Court Denies Injunction of EEOC Wellness Program Rules

A federal judge found AARP did not prove irreparable harm to its members and is unlikely to succeed on the merits of its case.

By Rebecca Moore | January 04, 2017
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A federal court has denied AARP’s move for a preliminary injunction of Equal Employment Opportunity Commission (EEOC) wellness programs to enjoin the applicability of these regulations pending the court’s resolution of the merits.

The AARP filed a lawsuit alleging that the EEOC’s final wellness program rules under the Americans with Disabilities Act (ADA) and the Genetic Information Nondiscrimination Act (GINA) are arbitrary, capricious, an abuse of discretion, and not in accordance with law. The AARP asked that the rules be invalidated.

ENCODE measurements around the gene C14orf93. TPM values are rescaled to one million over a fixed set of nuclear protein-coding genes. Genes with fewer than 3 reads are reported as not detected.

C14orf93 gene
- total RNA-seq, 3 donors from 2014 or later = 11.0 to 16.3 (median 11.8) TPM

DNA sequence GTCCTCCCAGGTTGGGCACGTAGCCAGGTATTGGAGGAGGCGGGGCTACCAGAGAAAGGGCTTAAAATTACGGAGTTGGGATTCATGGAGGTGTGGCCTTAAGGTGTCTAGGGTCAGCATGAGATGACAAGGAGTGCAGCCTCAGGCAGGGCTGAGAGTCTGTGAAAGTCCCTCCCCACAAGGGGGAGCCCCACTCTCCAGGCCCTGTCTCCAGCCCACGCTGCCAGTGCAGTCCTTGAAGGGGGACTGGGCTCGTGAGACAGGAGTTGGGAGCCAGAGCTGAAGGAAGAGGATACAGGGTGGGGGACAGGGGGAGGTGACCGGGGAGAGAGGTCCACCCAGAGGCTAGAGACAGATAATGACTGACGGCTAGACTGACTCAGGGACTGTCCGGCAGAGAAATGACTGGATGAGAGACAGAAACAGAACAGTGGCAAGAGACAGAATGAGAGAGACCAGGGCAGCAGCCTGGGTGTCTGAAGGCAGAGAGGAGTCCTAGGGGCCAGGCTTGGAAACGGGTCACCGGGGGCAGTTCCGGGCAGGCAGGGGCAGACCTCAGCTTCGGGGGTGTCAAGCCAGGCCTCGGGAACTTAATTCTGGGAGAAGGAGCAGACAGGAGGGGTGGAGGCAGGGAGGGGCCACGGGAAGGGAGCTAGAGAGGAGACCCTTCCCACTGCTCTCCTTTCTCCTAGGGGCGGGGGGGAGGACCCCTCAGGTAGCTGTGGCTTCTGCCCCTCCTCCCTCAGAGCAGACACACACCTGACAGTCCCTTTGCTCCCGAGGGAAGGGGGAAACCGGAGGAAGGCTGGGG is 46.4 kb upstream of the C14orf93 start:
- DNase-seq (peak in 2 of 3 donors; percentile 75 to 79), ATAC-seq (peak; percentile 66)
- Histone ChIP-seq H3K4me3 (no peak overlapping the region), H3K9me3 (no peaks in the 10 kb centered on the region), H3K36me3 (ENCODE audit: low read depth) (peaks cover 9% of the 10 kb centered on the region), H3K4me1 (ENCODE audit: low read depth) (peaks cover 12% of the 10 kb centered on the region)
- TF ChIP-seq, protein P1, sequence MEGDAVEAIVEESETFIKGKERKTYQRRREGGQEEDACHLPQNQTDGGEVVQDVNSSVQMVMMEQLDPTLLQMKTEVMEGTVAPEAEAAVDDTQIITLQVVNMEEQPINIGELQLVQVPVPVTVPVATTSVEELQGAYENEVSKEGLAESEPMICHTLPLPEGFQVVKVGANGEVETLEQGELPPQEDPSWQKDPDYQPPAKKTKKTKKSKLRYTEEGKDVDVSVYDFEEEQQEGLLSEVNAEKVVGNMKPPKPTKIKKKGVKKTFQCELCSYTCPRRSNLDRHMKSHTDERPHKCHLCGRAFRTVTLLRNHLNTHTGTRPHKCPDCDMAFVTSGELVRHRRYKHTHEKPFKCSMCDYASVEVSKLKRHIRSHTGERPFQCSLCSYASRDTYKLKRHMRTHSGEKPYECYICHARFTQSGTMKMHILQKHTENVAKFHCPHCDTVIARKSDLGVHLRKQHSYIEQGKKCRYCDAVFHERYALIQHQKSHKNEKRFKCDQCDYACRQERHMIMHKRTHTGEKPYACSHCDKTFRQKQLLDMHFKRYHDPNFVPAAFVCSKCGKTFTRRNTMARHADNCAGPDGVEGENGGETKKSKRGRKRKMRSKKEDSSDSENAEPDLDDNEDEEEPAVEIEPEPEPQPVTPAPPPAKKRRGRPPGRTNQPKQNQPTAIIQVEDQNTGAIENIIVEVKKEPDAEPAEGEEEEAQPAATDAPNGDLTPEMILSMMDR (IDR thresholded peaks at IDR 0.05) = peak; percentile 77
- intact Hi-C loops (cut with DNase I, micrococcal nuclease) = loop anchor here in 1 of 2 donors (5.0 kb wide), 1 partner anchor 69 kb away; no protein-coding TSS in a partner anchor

The AARP started its complaint by saying that the EEOC rightly argued in 2014 in a lawsuit against Honeywell International that because an employer imposed heavy penalties on employees through a coercive wellness program, employees stood to “lose the fundamental privilege under the ADA and GINA to keep private information private.” Yet, the complaint says, in 2016, the EEOC issued regulations under the ADA and GINA that allow employers to impose heavy financial penalties on employees who do not participate in employee wellness programs. On average, these penalties would double or even triple those employees’ individual health insurance costs, the AARP claims.

The EEOC argues that AARP has failed to establish that it has associational standing to bring this challenge on behalf of its members. It also argues that AARP has failed to satisfy the requirements for a preliminary injunction.

NEXT: AARP has standing, but doesn’t show irreparable harm